Unsupported browser

For a better experience please update your browser to its latest version.

Your browser appears to have cookies disabled. For the best experience of this website, please enable cookies in your browser

We'll assume we have your consent to use cookies, for example so you won't need to log in each time you visit our site.
Learn more

US law to allow architecture students to swap debt for work

  • Comment

Legislation has been proposed to allow US architecture students to receive relief from debt in exchange for community work

Colarado representative Ed Perlmutter introduced the National Design Services Act to Congress last week.

It would allow provision of loan assistance to design students and recent graduates who contributed their services to certain areas in need.

Thousands of people have signed an online petition calling for support for the law, which is promoted by the American Institute of Architects and the American Institute of Architecture Students.

AIA chief executive Robert Ivy said: ‘Millions of young people aspire to help their communities build a better future – but a lack of opportunity and the crushing cost of education hold them back.

‘As a result, the design and construction industry faces a severe shortage of talent at exactly the moment America needs to rebuild for the future.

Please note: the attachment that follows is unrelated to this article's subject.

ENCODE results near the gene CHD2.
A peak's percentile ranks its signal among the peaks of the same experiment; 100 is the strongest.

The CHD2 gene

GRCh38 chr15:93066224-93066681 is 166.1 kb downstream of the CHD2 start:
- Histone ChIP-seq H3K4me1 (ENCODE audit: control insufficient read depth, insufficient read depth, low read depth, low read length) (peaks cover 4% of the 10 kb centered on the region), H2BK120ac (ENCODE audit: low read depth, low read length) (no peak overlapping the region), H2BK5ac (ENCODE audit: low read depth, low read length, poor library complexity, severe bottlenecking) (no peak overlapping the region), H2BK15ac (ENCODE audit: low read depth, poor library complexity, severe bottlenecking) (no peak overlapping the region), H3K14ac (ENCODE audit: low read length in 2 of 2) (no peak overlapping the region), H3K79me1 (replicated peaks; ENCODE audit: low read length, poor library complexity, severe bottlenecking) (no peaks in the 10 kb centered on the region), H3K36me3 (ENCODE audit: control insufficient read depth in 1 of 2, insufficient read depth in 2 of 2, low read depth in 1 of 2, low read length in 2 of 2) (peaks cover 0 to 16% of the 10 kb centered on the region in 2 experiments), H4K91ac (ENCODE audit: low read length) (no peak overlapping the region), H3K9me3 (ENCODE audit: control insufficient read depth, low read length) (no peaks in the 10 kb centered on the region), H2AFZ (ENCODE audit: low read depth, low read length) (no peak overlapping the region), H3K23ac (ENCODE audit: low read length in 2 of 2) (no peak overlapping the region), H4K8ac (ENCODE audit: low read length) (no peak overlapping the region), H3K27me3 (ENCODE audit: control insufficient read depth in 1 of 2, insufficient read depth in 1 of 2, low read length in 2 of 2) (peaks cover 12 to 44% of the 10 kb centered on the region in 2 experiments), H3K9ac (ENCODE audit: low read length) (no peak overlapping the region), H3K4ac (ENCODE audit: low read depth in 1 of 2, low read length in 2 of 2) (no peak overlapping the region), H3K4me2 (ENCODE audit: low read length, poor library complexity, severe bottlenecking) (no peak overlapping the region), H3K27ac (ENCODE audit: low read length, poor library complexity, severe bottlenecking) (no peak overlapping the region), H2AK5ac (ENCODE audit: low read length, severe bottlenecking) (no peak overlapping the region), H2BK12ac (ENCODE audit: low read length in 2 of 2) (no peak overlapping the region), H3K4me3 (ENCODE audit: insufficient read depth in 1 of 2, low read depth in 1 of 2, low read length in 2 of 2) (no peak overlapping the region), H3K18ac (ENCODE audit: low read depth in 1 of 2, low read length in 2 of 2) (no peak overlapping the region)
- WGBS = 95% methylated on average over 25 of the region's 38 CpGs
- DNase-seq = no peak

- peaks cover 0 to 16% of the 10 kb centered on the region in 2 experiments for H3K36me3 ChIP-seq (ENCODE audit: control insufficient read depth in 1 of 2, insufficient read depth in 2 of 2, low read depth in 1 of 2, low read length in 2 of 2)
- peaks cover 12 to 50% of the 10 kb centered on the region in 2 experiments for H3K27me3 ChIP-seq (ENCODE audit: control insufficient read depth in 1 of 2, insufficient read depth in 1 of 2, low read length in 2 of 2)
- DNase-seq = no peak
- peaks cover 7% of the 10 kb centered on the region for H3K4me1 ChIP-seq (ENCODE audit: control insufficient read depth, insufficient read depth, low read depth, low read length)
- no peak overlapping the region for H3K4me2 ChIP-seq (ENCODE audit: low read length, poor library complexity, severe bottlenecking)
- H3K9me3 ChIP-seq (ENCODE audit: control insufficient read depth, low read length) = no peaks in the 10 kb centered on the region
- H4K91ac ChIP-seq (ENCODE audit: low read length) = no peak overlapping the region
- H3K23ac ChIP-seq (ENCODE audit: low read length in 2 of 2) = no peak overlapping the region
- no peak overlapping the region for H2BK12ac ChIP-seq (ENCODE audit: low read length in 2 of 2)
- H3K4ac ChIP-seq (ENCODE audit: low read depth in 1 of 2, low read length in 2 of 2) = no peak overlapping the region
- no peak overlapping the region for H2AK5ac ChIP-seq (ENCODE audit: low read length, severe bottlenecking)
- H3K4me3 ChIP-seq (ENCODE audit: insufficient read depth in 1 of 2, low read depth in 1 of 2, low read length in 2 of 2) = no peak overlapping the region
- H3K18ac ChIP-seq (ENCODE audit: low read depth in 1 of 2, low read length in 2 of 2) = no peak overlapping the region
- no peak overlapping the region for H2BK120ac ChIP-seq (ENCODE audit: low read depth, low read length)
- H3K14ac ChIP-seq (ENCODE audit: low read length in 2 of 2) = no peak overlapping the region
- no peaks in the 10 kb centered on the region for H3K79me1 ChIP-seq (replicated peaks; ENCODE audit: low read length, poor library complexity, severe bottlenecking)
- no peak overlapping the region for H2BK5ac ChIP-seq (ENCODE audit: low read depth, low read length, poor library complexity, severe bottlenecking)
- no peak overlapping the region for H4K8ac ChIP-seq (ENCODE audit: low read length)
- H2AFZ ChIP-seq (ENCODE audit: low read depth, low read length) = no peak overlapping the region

‘We commend Congressman Perlmutter for recognizing this issue, for introducing the NDSA and for enlisting his colleagues on both sides of the aisle to work for its ultimate passage.

‘I promise that they will have the full resources of the AIA as well as the architecture student community behind them when more than 600 AIA members convene in Washington DC next week as part of the AIA’s annual grassroots conference.’

Architecture students graduate with an average student loan debt of $40,000 (£24,000), according to the AIA. 

The Act would allow communities to receive a broad range of architecture services that would not have otherwise been available, and give experience to those starting out in the profession, it said.

  • Comment

Have your say

You must sign in to make a comment

Please remember that the submission of any material is governed by our Terms and Conditions and by submitting material you confirm your agreement to these Terms and Conditions.

Links may be included in your comments but HTML is not permitted.